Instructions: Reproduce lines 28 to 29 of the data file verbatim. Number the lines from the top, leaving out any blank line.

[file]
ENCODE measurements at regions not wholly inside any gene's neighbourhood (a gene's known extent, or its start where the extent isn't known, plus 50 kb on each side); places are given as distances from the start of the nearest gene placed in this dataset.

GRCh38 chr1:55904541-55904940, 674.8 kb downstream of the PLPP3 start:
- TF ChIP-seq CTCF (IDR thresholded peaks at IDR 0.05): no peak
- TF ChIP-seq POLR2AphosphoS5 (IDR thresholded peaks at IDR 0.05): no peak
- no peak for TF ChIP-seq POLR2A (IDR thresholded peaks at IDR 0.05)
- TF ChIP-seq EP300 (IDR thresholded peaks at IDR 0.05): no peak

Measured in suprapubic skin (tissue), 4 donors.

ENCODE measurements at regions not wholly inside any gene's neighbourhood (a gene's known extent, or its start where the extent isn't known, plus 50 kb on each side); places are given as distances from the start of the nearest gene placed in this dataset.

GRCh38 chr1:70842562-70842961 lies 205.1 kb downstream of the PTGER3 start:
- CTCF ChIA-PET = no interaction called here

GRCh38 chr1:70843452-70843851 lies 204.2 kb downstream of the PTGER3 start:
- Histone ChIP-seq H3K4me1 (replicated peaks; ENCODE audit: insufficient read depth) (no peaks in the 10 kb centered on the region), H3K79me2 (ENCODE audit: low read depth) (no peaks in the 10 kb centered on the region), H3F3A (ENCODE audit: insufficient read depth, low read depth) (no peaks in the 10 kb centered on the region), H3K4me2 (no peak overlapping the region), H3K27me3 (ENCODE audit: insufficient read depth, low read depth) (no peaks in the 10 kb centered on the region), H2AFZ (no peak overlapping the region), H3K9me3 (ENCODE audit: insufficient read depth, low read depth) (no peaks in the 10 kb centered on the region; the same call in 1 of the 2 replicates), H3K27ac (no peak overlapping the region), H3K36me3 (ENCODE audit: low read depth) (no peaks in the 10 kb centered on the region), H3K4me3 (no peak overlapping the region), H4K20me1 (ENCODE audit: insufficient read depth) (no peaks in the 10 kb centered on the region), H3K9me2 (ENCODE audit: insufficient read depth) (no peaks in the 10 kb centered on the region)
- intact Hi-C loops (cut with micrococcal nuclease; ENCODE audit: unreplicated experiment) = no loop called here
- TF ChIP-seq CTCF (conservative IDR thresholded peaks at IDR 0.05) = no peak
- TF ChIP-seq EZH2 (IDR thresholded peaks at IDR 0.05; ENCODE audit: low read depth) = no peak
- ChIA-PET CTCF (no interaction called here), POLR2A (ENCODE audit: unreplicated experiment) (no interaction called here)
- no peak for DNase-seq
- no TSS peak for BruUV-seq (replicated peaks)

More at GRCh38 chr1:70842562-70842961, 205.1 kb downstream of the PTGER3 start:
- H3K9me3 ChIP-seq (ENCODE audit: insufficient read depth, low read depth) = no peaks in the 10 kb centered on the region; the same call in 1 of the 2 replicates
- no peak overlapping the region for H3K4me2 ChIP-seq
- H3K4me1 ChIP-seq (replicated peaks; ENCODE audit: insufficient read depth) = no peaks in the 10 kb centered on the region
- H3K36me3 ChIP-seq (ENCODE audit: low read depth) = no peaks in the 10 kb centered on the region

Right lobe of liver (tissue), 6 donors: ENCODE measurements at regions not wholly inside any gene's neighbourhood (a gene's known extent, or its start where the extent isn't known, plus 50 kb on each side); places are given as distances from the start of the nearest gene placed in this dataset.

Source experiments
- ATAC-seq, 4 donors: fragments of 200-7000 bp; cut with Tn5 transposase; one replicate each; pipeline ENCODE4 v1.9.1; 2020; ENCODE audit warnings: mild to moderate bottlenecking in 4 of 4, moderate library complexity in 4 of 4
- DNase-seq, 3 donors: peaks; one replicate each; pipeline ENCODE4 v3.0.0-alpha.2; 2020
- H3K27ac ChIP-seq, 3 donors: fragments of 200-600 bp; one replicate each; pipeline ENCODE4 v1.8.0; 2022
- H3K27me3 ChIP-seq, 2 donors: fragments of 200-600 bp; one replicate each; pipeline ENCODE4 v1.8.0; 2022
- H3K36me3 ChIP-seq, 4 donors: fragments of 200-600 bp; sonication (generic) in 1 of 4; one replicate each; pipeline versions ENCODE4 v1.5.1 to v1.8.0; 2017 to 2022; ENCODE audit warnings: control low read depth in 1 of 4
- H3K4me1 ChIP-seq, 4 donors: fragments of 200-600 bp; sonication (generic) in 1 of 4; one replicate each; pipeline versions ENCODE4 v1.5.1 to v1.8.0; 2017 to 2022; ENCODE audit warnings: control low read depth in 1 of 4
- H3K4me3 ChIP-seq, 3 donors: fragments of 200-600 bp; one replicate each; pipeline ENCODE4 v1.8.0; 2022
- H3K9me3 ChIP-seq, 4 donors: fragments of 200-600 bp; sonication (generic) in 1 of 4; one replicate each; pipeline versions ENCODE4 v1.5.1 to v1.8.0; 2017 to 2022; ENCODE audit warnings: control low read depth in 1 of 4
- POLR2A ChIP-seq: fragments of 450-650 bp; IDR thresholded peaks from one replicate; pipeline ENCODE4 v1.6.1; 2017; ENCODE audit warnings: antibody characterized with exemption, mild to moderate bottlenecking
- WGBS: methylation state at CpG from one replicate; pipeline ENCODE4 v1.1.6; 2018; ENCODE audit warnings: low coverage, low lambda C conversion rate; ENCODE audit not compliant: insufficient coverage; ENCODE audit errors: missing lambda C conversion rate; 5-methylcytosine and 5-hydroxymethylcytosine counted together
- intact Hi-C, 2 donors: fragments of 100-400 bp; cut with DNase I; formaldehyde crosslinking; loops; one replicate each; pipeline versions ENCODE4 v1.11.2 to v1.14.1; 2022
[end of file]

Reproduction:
- H3K27ac ChIP-seq, 3 donors: fragments of 200-600 bp; one replicate each; pipeline ENCODE4 v1.8.0; 2022
- H3K27me3 ChIP-seq, 2 donors: fragments of 200-600 bp; one replicate each; pipeline ENCODE4 v1.8.0; 2022